The government has said IT and back office efficiencies would help it save £5 billion over the next 12 months.
Under an efficiency plan, to be announced by Treasury secretary Yvette Cooper later this month, savings from IT will be a large area of focus, as the government tries to improve the value gained from projects currently running. More efficient back office operations will also play a part.
A large cost cutting drive in IT purchasing is key part of the plan, a spokesperson told Computerworld UK. "After consultation with the private sector, there is the suggestion that between 10 and 50 percent could be cut from IT procurement costs," he said, adding that the government spends around £7 billion annually on IT provision.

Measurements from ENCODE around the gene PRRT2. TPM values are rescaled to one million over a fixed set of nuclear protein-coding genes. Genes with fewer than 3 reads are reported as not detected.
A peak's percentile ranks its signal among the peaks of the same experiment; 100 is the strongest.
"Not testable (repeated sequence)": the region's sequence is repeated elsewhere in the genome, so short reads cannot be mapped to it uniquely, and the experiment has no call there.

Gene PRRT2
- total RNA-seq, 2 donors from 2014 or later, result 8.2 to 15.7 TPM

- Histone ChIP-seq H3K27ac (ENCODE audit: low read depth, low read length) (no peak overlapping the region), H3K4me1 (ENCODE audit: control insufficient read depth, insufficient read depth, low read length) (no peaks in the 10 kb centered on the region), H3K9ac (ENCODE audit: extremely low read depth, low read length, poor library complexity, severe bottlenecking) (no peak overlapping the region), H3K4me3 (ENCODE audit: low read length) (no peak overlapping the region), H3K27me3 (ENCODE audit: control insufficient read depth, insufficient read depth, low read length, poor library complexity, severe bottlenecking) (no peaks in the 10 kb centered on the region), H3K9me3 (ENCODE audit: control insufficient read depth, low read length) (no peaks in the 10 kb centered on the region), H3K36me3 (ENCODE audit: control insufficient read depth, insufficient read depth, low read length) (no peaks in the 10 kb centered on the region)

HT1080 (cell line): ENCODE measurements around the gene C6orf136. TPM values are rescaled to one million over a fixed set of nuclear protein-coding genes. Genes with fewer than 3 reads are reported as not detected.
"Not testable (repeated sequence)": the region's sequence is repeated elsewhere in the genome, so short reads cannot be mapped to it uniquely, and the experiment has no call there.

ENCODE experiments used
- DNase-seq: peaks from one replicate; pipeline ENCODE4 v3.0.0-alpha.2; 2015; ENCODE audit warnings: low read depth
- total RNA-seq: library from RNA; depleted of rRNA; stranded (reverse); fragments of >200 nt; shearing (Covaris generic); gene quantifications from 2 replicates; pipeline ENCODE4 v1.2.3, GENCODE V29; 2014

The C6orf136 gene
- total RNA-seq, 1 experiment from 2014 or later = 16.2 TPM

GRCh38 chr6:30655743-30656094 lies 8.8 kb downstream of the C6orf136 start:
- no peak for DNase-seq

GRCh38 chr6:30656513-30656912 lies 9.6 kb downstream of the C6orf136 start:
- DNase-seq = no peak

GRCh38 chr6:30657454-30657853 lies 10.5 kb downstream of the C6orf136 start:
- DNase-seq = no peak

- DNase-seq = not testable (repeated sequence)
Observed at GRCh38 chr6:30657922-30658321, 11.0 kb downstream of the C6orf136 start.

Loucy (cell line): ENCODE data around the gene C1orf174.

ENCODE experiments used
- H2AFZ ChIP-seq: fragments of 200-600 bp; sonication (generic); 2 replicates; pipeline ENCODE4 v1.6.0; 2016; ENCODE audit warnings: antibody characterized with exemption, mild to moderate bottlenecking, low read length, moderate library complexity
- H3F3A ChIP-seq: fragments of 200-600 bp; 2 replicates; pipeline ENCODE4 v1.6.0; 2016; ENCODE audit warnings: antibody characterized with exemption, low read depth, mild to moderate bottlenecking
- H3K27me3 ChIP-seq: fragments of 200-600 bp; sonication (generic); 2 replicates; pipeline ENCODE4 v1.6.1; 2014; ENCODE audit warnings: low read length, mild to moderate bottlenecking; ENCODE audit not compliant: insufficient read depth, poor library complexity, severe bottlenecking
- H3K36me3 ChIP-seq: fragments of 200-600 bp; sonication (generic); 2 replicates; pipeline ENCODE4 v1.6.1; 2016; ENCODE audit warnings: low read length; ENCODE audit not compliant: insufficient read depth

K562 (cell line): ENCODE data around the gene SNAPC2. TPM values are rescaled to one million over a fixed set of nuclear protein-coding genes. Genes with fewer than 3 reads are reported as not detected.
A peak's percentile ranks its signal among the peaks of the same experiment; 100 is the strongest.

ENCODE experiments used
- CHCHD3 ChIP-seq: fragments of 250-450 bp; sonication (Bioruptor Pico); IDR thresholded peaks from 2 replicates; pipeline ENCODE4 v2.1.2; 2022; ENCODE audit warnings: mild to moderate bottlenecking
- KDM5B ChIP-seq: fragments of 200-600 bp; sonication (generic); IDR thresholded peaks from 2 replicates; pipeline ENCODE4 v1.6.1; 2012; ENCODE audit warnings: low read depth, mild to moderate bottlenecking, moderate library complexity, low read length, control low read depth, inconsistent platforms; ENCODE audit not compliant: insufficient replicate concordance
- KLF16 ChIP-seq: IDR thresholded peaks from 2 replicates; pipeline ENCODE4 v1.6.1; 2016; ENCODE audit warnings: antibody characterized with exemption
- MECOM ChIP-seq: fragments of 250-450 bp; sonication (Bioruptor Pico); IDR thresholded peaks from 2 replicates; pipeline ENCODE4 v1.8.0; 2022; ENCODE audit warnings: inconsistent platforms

Setting better government-wide frameworks for IT contracts would play a part, he said.
The changes are a continuation of cuts made by the government under the operational efficiency targets of the 2004 Gershon Review. Under that review, £23 billion has been saved so far, according to the Treasury.
The new savings are also in addition to the £30 billion cost cutting over the next three years under the Comprehensive Spending Review.
Other areas of focus will be the bulk buying of supplies, as well as better use of property and improved asset management.
Calling for the government to have "a better bang for our bucks", Cooper said that "we need to go further, I want us to build further on the work underway in the Comprehensive Spending Review”.
Last week the government was slammed for claiming it could save £1.4 billion through the use of shared services, when it did not know what the services cost. The Committee of Public Accounts said in a report that the government's savings claim was “a flimsy estimate at best”.